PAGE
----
Now that companies have mastered the virtualization of server operations, vendors are increasingly selling the idea of virtualizing the entire data center. The idea of enabling the dynamic management of servers, storage and network devices through a single "fabric" places new virtualization offerings firmly in the realm of becoming a data center platform. That platform may spawn a new IT position for a person who would supervise the management of the virtual layer of server, network and storage infrastructures.
Virtualization may be becoming something so ubiquitous and essential to operations that it has become a new form of operating system for the data center. The idea began percolating most recently in September during VMware's VMworld 2007. During a speech, Patrick Gelsinger, Intel's senior vice president and general manager, said "Virtualization disaggregates the traditional view of the operating system and creates the opportunity for us to create a data center operating system of tomorrow."
The discussion gained momentum when Cisco Systems and VMware announced an integration initiative wherein Cisco's VFrame Data Center would include VMware Infrastructure 3. The appliance upgrade, a product that fits into the Cisco's Data Center 3.0 vision, is intended to automate IT orchestration in the areas of server, network and storage provisioning for shops invested in Cisco hardware. By adding service orchestration, VFrame can use a service template to provision network services for Internet-facing applications running on VMware Infrastructure, including firewalls, content load balancing, switch and server trunks, and access control lists.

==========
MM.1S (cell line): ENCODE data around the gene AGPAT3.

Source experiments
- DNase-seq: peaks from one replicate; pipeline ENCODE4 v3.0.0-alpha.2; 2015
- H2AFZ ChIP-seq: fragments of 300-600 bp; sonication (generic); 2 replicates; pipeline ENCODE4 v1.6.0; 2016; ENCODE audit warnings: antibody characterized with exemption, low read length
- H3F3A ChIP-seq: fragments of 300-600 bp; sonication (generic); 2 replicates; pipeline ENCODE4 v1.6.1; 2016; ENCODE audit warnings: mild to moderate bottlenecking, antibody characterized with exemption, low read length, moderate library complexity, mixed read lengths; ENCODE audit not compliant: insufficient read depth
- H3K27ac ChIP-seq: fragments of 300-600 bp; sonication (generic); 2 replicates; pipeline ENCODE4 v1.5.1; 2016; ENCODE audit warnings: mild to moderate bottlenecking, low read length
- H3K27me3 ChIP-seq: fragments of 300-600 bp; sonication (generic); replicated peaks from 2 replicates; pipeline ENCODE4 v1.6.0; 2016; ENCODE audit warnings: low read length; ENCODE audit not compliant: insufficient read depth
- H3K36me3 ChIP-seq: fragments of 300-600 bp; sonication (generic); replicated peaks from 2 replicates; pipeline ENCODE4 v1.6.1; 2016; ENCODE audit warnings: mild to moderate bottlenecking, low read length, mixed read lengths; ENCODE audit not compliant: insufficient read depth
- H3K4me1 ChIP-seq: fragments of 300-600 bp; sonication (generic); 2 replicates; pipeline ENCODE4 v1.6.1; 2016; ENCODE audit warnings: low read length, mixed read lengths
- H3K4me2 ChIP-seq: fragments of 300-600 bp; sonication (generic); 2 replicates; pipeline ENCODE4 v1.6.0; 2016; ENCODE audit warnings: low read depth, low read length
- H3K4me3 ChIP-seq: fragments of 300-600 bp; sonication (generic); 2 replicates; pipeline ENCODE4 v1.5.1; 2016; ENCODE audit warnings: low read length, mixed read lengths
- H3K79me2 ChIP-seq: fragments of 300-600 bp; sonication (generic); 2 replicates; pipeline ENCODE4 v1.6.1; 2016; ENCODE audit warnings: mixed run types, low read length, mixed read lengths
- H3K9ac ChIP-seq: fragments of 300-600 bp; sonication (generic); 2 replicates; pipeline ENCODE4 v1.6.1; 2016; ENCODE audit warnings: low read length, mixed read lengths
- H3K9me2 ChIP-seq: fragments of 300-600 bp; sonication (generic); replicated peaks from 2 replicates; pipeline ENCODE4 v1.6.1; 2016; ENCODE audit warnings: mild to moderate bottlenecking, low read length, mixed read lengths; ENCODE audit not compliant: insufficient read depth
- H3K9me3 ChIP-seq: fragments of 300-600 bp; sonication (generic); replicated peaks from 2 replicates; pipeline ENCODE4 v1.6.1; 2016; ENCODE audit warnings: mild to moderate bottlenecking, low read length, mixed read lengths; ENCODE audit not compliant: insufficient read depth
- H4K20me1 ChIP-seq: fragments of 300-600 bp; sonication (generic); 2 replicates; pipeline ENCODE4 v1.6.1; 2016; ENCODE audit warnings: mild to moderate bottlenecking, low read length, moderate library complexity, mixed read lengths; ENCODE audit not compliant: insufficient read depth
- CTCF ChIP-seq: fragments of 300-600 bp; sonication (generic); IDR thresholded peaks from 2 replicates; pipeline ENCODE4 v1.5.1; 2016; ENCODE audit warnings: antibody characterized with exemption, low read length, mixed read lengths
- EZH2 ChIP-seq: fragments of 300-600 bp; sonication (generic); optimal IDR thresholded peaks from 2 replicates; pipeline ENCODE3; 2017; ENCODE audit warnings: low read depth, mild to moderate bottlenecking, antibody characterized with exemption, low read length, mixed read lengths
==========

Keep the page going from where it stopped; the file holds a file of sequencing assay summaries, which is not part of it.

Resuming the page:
VFrame dynamically loads VMware's ESX Server onto bare-metal computer hardware, configures the physical server I/O to use Cisco data center switches and offers a two-way policy API with VMware VirtualCenter to coordinate the configuration. As a result, data center operators can mix and match the right amount of hardware services and server resources to a particular set of applications.
Krish Ramakrishnan, vice president and general manager of Cisco's server virtualization business unit, likens the individual functions delivered in the release by each company to the operations of a planned community. "Think about VMware assigning renters individual apartments," he said, "and VFrame coordinating all their requirements as to where they get automatic gym memberships, get their rights to the pool, their rights to the recreation room, their keys, rather than having to apply to each of those departments."
Now in beta among unnamed customers, the US$50,000 VFrame appliance is especially relevant in multiuser environments such as service providers, where multiple customers are sharing the same server, storage and networking infrastructure, according to Brian Byun, vice president of global partners and solutions at VMware. "It's giving [customers] a set of knobs at two levels," said Byun. "At the physical network layer and another at the virtual layer."